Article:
In 1986, it must have looked very appealing indeed. And that was just as well, because Porsche’s new front-engined charger went on sale in the UK for £25,312, just £10 less than a new Carrera. Soon the Turbo’s price had risen by £2235; incidentally, by 1987 it was £34,168, albeit including ABS, and by 1988 it was £36,000. The 250hp 944 Turbo S of that same year cost £41,250…
Original 220hp turbocharged engine was less laggy than the later 250hp and was easier to drive than its 911 contemporary
A Carrera required the Sport Package to bring it up to the specification of the Grand Prix white car here, consisting of front air dam, whale tail rear wing, Bilstein shocks and 16-inch Fuchs forged alloys. Price-wise there was nothing between them.
They were also incredibly close on performance. Both are six seconds to sixty and 150mph-plus cars, with mere tenths here and there separating them. Even when one car seemingly has an advantage, the other finds a way to strike back: the Turbo is significantly heavier at 1350kg to the Carrera’s 1160kg, but 243lb ft versus 209lb ft is no contest even before you look at what peaks those figures are realised at. What seems obvious is that the 911 driver will need to change gear a lot to stay in touch, but then as we will discover, gear choice can be vital in the Turbo as well, though for different reasons.
I drive the Carrera first. Of course, driving any air-cooled 911 is always an event in itself, and a 3.2 Carrera is certainly no different. I should know C115 ULY rather well as it’s mine. Having said that, I’ve only had it for a couple of months and to be honest, we’re still in the getting-to-know-each- other phase. That’s the thing with an old 911, they take time to learn, whether it be getting the best out of them on the road or understanding the blunderbuss approach to interior ergonomics.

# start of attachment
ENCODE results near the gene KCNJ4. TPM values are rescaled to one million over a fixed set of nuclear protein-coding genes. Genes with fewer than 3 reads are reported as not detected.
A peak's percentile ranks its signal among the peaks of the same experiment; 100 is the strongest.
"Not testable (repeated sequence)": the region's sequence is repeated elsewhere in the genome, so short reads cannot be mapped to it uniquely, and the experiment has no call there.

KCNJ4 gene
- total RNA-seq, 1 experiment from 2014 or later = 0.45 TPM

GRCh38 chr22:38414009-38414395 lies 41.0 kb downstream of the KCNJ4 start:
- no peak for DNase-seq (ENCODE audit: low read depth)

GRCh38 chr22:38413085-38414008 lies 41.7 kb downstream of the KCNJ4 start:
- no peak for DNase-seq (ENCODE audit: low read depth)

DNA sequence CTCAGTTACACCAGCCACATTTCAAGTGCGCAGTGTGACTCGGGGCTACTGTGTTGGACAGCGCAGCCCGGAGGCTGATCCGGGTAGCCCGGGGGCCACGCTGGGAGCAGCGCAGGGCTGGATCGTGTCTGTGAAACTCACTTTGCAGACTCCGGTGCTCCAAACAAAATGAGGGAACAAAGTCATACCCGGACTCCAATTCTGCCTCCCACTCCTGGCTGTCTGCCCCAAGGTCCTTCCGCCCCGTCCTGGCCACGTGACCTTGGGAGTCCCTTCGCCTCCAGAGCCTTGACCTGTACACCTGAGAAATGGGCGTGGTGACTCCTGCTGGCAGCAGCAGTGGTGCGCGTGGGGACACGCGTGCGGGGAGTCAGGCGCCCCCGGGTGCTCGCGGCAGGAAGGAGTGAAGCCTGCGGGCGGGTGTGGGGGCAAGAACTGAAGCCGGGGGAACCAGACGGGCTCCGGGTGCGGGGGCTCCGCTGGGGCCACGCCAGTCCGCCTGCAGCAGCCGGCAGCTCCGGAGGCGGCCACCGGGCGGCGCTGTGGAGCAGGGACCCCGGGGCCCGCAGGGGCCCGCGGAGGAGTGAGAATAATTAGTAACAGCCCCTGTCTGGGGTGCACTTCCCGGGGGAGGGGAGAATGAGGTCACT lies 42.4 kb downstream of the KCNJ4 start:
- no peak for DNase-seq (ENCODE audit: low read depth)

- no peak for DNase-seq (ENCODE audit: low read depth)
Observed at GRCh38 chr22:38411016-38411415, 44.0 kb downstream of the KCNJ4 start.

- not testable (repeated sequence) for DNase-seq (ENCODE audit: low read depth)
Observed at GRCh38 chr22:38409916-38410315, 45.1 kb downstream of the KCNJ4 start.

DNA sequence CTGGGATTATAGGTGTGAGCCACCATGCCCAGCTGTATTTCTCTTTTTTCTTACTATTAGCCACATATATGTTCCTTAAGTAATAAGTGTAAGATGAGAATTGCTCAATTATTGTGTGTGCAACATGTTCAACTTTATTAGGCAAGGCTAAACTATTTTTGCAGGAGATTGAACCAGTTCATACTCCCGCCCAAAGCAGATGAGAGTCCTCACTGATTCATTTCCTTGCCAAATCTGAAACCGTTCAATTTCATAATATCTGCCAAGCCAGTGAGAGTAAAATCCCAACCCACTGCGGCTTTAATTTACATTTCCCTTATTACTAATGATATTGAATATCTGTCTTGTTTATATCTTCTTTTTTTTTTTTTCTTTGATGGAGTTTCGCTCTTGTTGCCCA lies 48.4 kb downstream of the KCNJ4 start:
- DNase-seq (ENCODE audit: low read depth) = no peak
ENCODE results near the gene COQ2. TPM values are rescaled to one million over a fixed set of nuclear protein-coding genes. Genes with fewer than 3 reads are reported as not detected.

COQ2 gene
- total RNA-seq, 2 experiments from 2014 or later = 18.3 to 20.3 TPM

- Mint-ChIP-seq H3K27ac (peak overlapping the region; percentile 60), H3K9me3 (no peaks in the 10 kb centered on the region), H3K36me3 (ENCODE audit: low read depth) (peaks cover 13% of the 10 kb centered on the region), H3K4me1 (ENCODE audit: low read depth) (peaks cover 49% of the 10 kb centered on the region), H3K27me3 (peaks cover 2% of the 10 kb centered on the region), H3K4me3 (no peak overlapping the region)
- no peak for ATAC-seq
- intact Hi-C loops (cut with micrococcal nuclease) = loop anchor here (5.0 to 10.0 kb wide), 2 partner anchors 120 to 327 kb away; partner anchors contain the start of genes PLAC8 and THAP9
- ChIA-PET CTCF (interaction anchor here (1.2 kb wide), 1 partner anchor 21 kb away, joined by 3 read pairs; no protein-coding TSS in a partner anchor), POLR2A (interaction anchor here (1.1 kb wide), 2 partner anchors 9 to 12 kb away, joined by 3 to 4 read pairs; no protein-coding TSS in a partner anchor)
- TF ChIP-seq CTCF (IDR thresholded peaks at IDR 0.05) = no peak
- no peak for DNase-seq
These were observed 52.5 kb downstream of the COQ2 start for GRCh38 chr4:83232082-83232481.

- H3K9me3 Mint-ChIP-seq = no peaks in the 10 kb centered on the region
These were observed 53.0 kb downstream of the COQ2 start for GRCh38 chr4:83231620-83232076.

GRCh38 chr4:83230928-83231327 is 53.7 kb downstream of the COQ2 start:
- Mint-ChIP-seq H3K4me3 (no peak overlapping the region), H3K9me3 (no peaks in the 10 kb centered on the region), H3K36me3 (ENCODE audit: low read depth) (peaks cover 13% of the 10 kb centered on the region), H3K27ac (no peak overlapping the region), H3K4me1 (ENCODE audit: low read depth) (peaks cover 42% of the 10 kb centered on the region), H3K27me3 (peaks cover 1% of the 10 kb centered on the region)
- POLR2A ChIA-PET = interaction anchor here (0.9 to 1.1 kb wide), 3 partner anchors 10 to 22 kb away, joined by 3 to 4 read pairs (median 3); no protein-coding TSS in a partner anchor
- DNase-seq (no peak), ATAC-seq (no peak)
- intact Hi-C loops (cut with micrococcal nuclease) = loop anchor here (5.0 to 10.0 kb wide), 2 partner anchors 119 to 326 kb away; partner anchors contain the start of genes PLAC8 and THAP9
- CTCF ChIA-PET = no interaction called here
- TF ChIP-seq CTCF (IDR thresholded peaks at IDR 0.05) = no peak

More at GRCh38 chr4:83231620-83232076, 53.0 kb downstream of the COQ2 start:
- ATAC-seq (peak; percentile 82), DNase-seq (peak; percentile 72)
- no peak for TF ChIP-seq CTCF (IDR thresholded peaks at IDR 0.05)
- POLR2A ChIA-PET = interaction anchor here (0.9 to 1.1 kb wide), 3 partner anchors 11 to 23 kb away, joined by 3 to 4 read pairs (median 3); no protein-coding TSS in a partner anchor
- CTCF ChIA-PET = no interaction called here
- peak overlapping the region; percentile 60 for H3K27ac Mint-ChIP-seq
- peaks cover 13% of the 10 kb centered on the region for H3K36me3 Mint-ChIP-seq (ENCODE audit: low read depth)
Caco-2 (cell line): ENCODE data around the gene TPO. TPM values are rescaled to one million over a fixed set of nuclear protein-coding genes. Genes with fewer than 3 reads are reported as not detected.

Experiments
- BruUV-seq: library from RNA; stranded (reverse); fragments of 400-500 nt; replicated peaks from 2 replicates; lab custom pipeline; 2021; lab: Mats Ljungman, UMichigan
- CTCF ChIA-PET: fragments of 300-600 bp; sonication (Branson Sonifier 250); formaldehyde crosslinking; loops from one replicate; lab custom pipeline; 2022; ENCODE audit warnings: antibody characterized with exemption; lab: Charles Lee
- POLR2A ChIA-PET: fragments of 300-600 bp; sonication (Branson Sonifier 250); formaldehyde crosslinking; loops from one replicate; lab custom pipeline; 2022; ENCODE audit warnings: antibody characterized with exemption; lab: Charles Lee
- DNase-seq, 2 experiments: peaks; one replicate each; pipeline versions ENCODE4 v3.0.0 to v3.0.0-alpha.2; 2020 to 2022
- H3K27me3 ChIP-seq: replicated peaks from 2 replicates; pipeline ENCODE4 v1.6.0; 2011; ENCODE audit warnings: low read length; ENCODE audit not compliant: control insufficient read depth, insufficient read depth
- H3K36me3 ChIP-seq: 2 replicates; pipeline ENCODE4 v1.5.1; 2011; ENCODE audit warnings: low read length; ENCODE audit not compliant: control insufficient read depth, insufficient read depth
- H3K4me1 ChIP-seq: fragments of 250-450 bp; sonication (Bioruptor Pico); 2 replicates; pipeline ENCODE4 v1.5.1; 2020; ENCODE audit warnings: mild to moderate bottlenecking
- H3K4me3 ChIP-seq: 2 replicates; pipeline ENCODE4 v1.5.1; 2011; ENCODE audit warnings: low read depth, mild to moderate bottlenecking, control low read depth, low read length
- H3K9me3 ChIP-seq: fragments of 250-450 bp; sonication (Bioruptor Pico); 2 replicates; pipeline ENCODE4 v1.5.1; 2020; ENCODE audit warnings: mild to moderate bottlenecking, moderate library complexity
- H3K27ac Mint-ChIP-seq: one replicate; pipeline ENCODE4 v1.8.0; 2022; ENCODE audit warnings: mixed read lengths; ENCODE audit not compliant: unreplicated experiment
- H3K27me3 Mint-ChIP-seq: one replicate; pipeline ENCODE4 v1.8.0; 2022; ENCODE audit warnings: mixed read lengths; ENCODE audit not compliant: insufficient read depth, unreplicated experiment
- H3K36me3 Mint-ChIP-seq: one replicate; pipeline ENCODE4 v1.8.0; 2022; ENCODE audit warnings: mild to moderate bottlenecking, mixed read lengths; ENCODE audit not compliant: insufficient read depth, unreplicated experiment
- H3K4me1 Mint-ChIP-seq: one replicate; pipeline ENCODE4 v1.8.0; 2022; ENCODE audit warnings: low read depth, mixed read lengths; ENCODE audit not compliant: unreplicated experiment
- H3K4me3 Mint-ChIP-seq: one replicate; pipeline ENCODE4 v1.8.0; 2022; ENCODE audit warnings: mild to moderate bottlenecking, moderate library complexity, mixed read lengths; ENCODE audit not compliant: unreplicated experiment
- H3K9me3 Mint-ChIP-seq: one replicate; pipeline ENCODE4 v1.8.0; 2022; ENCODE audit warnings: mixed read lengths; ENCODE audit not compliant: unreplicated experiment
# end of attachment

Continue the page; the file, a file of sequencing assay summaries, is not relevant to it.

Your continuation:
They also make demands on the driver. You have to really drive a Carrera in a way that must have become a bind if you were only going to flit between the Stock Exchange and a wine bar in 1986. The much-maligned 915 gearbox is fine if set up well – ULY’s could use a little adjustment to be fair – but isn’t the easiest of shifts to make perfect, while the steering is unremittingly heavy at slow speeds. There is plenty of engine noise in the cabin at all times, which must have made hearing anything on your brick-sized mobile phone impossible, and for those not inclined to read an operating manual, the ventilation system is perplexing to say the least. In short, if the only reason you were buying this car was for the badge on the nose and the wing on its tail, I suspect it might have felt a little bit too much like hard work when you took delivery in the spring of 1986 – not that any City Boy would ever have admitted that.